Hardiness: USDA Zone 7b: to -14.9 °C (5 °F) USDA Zone 8a: to -12.2 °C (10 °F) USDA Zone 8b: to -9.4 °C (15 °F) USDA Zone 9a: to -6.6 °C (20 °F) USDA Zone 9b: to -3.8 °C (25 °F) USDA Zone 10a: to -1.1 °C (30 °F) USDA Zone 10b: to 1.7 °C (35 °F)
Sun Exposure: Full Sun Sun to Partial Shade
Bloom Color: Blue-Violet
Bloom Time: Blooms repeatedly
Other details: This plant is attractive to bees, butterflies and/or birds Flowers are fragrant Average Water Needs; Water regularly; do not overwater Flowers are good for drying and preserving
Soil pH requirements: 6.1 to 6.5 (mildly acidic) 6.6 to 7.5 (neutral)
Patent Information: Non-patented
Propagation Methods: By dividing the rootball From seed; direct sow after last frost
On Apr 11, 2004, langbr from Olathe, KS (Zone 6a) wrote:
Zone 5b here and I planted this last year thinking it would be an annual for me. Hah! After uncovering my bed this Spring in late March there was the 'Blue Princess' runners spread like wildfire across the bed it's in and green spots up and down the surface runners. Today on Easter (April 11th) I have blooms although only a couple!! It is protected on a southern exposure against the foundation of my home.
On Apr 6, 2004, BamaDave from Warrior, AL (Zone 7b) wrote:
This is my favorite Verbena that I have tried because of the almost-blue color of the flowers and the fragrance! In fact, I made a mistake last year in planting this as a groundcover. I should have planted it where it would spill over our brick retaining wall so we can more easily catch a whiff of the scent.
This plant overwintered for me this year (Spring 2004) in zone 7/8 North Central Alabama without ever dying completely back to the ground -- it remained at least partially green.
Rockwall, Texas...just east of Dallas. We have had this plant for 2 seasons and the hotter it gets, it goes nuts! This is the most drought tolerant plant we have in our yard, the less it is watered the better it seems to do. Once in a while we trim it back about 25% with the weedwacker and it comes back in full force with even more blooms than before! Next year we are getting more of it to plant in other parts of the yard, it is a true beauty, not only are the flowers gorgeous in the spring through fall, but the foilage the rest of the year is also very attractive. If you live in Texas, need something in yard maintenance free, and forget to water like we do, this is the plant to have! No complaints here, and comes back every year.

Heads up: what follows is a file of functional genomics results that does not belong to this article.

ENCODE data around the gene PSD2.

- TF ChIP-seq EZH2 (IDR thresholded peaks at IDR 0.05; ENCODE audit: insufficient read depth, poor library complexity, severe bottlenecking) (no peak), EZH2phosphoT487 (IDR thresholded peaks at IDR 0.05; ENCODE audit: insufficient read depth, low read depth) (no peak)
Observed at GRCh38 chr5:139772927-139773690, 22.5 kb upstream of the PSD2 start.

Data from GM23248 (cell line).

On Aug 21, 2003, htop from San Antonio, TX (Zone 8b) wrote:
San Antonio, TX
This verbena hybrid was found in 1995 by Greg Grant of Texas in England at Wisley, the gardens of the Royal Horticultural Society. He tested it out in Texas and it was named a Texas SuperStar plant in 1998 by the Texas A&M CEMAP program. It has improved heat tolerance and cold tolerance over the other cultivars being hardy to zone 7b.
The bountiful flowers are not true blue, but are a lavender-blue. I have found that I do not have to shear these like I have to do the other varieties to encourage more flowers. They are very low growing. Most verbenas grow and bloom best in the cooler temperatures of spring and fall with a tendency to "bloom themselves out" during the summer. The Blue Princess have been blooming planted in the hottest, driest part of my yard (some are now spilling right over the street curb towards the hot asphalt in 108 degree weather) without a skip in flower production. I propagated some in the middle of July by cuttings and division, but they are taking a while to get started due to the heat.
Provide a light fertilization in both spring and fall. When dried, the flowers are an electric blue. Possessing a trailing habit, Blue Princess makes a superb potted plant, hanging basket, perennial border and groundcover. Butterflies and bees are heavily attracted to its fragrance and bright color. I know why this plant has been chosen as a Texas Superstar.
This plant has been said to grow in the following regions:
Smoke Rise, Alabama Knights Landing, California Sanford, Florida Parrott, Georgia Olathe, Kansas Elrod, North Carolina Robbinsville, North Carolina Oklahoma City, Oklahoma Knoxville, Tennessee Bulverde, Texas Coppell, Texas Frisco, Texas Hudson Oaks, Texas Mesquite, Texas Powderly, Texas San Antonio, Texas Victoria, Texas West Springfield, Virginia